Especially when the comparison demon comes out to play. I’m not a fan of the way she makes me feel. I’m not a fan of her profligate spending. She’s unconcerned with the fact that credit card bills come due. I asked Siri to collect the loose coins scattered about the internet for me, but she declined.


What to do then, when you find that you’re backsliding?

Ignore the first response which will be to call yourself nasty names and judge yourself harshly for being human rather than perfect.

Unless that’s just a me thing.

Acknowledge what’s happening. Addiction and compulsions tend to like secrecy. Keeping secrets, even from myself, got me in trouble in the past. I now try to face the truth head-on.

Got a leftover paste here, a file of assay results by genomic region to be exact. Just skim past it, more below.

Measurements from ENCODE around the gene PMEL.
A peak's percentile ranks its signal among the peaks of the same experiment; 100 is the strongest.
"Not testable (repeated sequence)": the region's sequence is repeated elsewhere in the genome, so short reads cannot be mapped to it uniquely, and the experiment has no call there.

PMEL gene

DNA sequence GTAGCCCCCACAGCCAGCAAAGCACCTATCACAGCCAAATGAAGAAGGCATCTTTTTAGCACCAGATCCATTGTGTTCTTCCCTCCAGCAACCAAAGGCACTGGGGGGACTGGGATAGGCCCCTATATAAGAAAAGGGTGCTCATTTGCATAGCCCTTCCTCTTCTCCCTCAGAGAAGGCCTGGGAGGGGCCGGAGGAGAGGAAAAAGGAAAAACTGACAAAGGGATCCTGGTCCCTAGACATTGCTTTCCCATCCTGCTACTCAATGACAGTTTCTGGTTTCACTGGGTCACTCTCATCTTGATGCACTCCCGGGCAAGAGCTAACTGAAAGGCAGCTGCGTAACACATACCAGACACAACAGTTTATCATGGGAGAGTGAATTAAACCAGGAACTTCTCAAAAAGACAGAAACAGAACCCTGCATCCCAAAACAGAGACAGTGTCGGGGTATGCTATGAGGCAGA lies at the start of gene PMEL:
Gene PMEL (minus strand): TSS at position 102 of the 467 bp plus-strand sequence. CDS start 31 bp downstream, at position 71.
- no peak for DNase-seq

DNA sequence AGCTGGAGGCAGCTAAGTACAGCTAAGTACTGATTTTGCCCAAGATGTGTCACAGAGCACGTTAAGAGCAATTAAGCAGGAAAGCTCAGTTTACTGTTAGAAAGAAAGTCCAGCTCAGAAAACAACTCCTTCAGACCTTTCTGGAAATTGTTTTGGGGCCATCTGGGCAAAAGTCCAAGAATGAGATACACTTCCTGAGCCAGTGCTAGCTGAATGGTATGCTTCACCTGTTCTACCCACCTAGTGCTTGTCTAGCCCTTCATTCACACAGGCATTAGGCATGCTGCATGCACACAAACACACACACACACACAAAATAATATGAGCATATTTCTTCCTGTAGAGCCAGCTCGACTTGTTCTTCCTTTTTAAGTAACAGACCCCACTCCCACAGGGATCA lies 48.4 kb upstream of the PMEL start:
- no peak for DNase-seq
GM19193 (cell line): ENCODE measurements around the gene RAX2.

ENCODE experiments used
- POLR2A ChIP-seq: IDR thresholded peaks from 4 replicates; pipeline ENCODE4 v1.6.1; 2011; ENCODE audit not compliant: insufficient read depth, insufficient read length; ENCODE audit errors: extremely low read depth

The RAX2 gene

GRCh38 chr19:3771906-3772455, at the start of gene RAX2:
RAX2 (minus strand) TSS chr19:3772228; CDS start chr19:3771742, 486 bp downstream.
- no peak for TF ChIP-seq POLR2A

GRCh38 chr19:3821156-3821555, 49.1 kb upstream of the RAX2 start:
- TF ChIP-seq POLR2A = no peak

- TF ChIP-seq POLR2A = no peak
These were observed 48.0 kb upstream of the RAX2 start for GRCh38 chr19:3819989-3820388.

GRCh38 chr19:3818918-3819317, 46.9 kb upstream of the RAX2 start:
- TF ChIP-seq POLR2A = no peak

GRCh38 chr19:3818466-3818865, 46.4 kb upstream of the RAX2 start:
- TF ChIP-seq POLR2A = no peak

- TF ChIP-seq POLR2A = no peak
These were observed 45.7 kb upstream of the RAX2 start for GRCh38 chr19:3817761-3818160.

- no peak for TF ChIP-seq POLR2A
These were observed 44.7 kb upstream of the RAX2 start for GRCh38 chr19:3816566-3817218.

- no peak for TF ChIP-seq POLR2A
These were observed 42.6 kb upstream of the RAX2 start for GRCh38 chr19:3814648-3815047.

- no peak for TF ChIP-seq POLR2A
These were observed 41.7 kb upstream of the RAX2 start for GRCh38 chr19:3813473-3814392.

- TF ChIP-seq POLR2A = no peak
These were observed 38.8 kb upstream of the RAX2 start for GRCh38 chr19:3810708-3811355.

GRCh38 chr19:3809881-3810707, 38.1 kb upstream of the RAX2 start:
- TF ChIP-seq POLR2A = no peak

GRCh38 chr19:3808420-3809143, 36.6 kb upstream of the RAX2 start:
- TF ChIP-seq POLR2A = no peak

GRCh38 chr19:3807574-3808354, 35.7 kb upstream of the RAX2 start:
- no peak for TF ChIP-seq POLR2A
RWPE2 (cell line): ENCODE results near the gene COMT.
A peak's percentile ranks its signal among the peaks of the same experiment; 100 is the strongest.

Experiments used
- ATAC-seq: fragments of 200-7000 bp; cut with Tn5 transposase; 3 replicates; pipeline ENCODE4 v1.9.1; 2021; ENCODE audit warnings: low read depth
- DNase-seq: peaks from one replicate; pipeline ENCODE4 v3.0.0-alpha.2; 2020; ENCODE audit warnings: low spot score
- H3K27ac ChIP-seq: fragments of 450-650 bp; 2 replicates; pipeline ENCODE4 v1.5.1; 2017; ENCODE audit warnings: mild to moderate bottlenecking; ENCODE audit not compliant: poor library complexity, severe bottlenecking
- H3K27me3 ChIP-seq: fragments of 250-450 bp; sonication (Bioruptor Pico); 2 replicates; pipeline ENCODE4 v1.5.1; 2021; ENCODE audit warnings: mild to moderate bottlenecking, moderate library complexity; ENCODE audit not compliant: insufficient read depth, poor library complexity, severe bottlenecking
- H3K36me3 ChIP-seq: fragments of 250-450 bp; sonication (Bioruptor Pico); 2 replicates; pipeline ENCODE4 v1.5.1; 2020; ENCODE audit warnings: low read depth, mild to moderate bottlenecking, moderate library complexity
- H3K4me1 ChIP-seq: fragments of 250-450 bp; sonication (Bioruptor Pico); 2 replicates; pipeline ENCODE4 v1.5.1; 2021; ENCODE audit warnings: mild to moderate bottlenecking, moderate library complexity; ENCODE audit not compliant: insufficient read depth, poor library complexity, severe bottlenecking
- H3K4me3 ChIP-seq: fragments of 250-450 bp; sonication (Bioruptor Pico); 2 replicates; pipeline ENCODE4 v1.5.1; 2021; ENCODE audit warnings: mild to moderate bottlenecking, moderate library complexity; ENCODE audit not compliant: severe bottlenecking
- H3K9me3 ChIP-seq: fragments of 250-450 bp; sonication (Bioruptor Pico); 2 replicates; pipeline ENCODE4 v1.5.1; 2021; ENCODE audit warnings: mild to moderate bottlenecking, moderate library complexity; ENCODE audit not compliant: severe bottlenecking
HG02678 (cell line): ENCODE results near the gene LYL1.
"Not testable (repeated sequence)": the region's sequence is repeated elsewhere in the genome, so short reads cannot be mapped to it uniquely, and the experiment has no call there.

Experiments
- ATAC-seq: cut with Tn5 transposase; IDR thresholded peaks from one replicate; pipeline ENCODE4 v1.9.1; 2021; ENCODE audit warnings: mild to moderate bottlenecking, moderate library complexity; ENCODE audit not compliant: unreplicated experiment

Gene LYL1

Acknowledge the situations with grace. Members of my club tend to be experts at treating ourselves badly. Our default is to expect perfection even in recovery. It’s an escape card. It allows one to bail on getting better at the first sign of an imperfection.

With humans, flaws always show up.

Don’t ignore what’s happening. That’s a slippery slope. Make changes. My life has changed significantly over the past two and a half years. What worked before doesn’t always work now. How I’m doing recovery changes – it’s fluid, not static. As we evolve, so must our recovery.

But if it isn’t about the food (or whatever your particular drug of choice may be), what are the addictions and compulsive obsessions about?

It varies, though we’re not as unique as we like to think especially in fundamental ways. For me and for the people I know, the most important and fundamental aspect of recovery is boundaries.

I didn’t have them going into my last in-patient, a do-or-die attempt. I have them now, and it’s when I stop maintaining them or believing I’m entitled to them that things start to go wrong.